Lee says the company has received massive orders from hospitals, both locally and in Singapore, and even a number of enquiries from other parts of the world. (Photo by Haris Hassan)
KUALA LUMPUR: The shortage of personal protective equipment (PPE) due to the unprecedented demand amid the Covid-19 pandemic has prompted some frontline staff in local hospitals to use do-it-yourself (DIY) protective gear made from everyday items such as plastic bags and cling wraps.
Some charitable organisations and individuals have even started making protective face shields using acrylic sheets and plastic sheets materials, as well as 3D printing, to donate to hospitals that are in need.
Riding on the sudden surge in demand, SCGM Bhd, which specialises in thermoform food packaging products, has also decided to foray into making protective face shields.
Its executive chairman Datuk Seri Lee Hock Seng told The Edge Financial Daily that the company had received massive orders from hospitals, both locally and in Singapore, and even a number of enquiries from other parts of the world.
However, he said that due to constraints arising from the movement control order (MCO), the company’s factories could not operate at their optimal levels to meet the huge demand, with backlog orders slowly piling up, forcing the company to ignore overseas demand.
But last Tuesday, SCGM received approval from the ministry of international trade and industry (Miti) allowing the company to resume normal operations during the MCO. Lee hopes that with the ramp-up production, the company can catch up with the heightened demand.
Lee claimed that Miti had been slow in responding to its request.
“Since the MCO started on March 18, we have been making all the relevant applications, but there were no responses at all, not even a reply on whether we failed the process or not.”
“We had lost invaluable amount of time, which equates to our productivity to supply these essential medical gears. Throughout this period, the whole supply chain was literally malfunctioning and some of the auxiliary items are running out.”
Asked about the availability of inventory, Lee said it is not an issue as the company has ample stock of polyethylene terephthalate (PET), the raw material for making face shields. There is sufficient raw material in Malaysia as a few huge PET producers operate here.
However, Lee is more concerned about auxiliary items, such as sponge foams, rubber elastic bands and carton boxes, as these PET producers might not be able to get the authority’s approval to operate at normal capacity.
Mass production of face shields
Moving forward, SCGM will focus on producing face shields with a quarter of its workforce involved in production at its newly-formed healthcare protection gear pipeline.
In addition, Lee said the company has ordered a face mask making machine, and is looking at moving into mass production in mid-April. The company was also able to obtain non-woven fabric raw material.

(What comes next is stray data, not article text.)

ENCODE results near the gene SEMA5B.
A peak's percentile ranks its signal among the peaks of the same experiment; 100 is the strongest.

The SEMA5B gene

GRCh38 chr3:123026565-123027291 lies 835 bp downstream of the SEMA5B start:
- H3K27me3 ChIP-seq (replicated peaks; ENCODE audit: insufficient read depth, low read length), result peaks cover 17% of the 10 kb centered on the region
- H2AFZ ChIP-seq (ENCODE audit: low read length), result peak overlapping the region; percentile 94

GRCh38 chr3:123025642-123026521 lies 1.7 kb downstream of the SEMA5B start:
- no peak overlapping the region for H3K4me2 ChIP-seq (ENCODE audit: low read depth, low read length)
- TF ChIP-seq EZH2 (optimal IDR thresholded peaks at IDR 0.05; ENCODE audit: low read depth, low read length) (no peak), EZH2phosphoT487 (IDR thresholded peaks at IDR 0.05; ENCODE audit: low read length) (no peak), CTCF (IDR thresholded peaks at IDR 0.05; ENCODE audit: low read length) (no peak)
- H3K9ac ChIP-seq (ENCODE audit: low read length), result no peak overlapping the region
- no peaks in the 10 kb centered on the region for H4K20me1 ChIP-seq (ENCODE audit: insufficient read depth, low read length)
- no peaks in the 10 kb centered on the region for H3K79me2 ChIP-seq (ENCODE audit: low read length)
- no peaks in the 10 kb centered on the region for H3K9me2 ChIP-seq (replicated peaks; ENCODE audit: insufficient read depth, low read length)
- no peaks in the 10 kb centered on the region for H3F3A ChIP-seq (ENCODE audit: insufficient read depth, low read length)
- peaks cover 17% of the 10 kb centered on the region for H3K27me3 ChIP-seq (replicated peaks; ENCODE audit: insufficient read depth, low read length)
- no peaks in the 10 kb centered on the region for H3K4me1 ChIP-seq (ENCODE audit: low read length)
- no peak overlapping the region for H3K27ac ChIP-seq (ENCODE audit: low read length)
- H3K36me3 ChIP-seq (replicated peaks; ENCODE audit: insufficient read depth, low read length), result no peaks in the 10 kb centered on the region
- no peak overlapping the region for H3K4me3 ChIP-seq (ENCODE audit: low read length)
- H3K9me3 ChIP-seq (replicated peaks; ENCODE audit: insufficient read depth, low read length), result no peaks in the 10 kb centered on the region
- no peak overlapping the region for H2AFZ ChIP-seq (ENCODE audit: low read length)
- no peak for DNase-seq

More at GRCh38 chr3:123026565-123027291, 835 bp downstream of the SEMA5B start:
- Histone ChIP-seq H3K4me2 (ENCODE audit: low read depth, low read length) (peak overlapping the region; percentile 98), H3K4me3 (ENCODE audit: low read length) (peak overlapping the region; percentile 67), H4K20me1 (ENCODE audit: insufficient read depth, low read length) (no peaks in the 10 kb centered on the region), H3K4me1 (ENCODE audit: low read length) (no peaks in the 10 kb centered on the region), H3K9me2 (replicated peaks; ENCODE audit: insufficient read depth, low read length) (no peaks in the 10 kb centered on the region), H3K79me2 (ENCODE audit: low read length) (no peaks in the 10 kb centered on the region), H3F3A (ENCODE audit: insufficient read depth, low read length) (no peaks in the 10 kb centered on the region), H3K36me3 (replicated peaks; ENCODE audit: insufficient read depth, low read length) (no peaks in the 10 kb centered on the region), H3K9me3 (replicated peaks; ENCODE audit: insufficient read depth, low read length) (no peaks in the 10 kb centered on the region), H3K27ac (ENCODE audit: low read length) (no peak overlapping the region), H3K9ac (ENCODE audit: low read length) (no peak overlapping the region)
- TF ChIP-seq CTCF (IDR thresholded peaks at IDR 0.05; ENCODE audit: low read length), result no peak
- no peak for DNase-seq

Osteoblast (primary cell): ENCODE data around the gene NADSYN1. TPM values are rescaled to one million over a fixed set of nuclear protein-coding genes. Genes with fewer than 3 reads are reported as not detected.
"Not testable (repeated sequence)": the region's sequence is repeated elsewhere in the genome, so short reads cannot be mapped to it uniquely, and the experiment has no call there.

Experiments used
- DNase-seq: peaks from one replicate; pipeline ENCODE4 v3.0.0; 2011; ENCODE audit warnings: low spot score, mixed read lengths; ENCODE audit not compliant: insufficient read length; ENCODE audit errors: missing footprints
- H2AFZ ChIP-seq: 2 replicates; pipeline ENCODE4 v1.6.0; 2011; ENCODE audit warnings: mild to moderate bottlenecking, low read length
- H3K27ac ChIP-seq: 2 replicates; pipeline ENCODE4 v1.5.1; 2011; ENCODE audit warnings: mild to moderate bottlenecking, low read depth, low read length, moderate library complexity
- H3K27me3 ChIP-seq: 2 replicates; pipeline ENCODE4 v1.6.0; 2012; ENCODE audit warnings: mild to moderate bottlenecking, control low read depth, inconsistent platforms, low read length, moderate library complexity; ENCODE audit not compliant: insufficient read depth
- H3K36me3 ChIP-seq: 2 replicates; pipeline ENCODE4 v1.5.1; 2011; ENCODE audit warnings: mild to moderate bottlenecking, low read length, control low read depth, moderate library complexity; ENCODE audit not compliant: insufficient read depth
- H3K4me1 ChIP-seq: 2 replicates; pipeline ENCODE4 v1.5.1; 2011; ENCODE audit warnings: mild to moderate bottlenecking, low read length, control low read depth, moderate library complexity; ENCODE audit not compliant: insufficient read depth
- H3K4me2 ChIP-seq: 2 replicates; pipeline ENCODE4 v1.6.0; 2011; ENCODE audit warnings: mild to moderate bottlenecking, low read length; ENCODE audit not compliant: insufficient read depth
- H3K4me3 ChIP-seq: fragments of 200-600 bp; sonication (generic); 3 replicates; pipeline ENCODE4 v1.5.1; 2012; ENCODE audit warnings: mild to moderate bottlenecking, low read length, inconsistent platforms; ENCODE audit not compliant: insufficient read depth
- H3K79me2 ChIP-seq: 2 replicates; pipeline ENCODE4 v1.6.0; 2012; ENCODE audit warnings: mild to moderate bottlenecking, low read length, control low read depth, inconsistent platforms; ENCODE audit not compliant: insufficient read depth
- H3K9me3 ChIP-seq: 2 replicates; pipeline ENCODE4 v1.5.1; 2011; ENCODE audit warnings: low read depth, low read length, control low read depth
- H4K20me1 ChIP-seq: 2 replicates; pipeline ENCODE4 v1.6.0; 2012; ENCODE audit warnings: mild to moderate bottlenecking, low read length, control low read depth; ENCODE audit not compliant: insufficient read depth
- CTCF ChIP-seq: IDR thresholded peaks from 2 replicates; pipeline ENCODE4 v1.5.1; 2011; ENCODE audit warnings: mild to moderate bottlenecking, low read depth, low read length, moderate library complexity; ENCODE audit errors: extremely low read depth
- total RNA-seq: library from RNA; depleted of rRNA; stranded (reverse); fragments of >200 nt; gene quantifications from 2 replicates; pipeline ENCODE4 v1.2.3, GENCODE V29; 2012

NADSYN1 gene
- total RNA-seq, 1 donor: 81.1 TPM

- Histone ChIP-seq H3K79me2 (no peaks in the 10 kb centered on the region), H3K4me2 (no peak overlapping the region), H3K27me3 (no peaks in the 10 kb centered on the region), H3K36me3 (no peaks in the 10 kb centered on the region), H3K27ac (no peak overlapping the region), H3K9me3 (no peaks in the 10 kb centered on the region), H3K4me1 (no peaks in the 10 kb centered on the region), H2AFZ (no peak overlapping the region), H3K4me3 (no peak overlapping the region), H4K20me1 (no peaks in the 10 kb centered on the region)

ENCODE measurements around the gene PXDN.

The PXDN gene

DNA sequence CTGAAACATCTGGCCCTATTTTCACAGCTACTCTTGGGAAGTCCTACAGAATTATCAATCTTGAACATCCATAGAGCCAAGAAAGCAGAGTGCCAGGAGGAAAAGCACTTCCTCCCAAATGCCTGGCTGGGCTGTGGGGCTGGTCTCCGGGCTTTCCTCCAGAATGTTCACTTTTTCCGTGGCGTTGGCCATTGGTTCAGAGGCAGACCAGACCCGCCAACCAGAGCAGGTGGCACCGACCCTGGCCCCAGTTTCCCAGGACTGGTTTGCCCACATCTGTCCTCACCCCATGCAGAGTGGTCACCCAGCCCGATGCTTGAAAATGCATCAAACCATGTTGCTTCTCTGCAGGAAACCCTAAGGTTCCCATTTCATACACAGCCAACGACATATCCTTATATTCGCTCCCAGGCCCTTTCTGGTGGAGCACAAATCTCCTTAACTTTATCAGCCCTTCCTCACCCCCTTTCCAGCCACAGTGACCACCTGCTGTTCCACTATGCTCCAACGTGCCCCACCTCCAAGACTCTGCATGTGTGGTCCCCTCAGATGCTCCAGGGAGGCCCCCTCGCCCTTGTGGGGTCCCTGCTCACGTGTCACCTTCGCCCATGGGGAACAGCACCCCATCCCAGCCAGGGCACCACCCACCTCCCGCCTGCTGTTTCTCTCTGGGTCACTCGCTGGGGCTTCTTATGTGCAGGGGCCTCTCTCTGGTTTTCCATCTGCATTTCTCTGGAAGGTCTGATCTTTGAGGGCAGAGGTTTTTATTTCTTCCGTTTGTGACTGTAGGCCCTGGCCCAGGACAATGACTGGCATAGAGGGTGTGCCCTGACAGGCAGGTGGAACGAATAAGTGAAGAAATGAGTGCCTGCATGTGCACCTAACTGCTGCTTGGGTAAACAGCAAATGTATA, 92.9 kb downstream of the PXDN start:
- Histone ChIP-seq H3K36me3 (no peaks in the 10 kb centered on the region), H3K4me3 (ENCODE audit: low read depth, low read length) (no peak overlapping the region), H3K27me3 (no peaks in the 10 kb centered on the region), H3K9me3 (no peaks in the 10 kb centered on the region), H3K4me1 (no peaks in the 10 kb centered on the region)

“We will be allocating our resources to the healthcare portfolio, as the margins are generally higher than the current ones.”
On whether SCGM’s existing business has been affected by the Covid-19 pandemic, Lee said that due to people’s behavioural change during the MCO, takeaway demand has surged which has, in turn, benefitted the company’s business.
“Despite the [partial] lockdown, supermarkets and essential food services are still operational, and in fact our products are mainly servicing these two segments. We are truly the lucky ones,” Lee said.
In terms of overseas business, SCGM is still busy fulfilling its obligation with its Australian and Indonesian counterparts, which is why it cannot allocate more resources to the higher-margin healthcare pipeline.
On prospects, Lee is optimistic about the company’s business momentum and expects commendable financial results for the coming quarters.
Favourable feedstock price
Public Investment Bank Bhd, in a research note in December 2019, noted that resin prices have fallen to US$850 per tonne, the lowest level in 10 years, due to supply glut by global resin producers.
The research house said the steep decline in resin cost, which makes up 60% of SCGM’s production cost, will result in significant cost reduction for the company. In addition, SCGM’s management does not practise a hedging policy and thus it allows the company to benefit immediately from low resin prices.
As at last Friday, the spot price for Southeast Asia polyethylene was US$900 (RM3,894) per tonne, still considerably lower than its recent 10-year peak of US$1,680 in 2013.
SCGM’s recent financial results showed that the company posted net losses for financial years 2018 and 2019 despite reporting slight improvement in revenue.
In February 2017, the company began constructing its new factory at a cost of RM54 million. The relocation was fully commissioned in mid-2019.
Throughout the period, the company sustained high depreciation and relocation costs, while fine-tuning its manufacturing capacity back to optimal levels.
Lee said the relocation process was completed eight months ago, and the machines are now operating at optimal levels.
SCGM returned to profit for the six months ended Oct 30, 2019.
Its shares rallied from a low of 76 sen in August 2019 to hit a high of RM1.68 in January 2020.
However, the stock fell in line with the broad market movement, falling to an initial low of 76 sen on March 19, before rebounding to RM1.07 last Friday, valuing the company at RM207 million.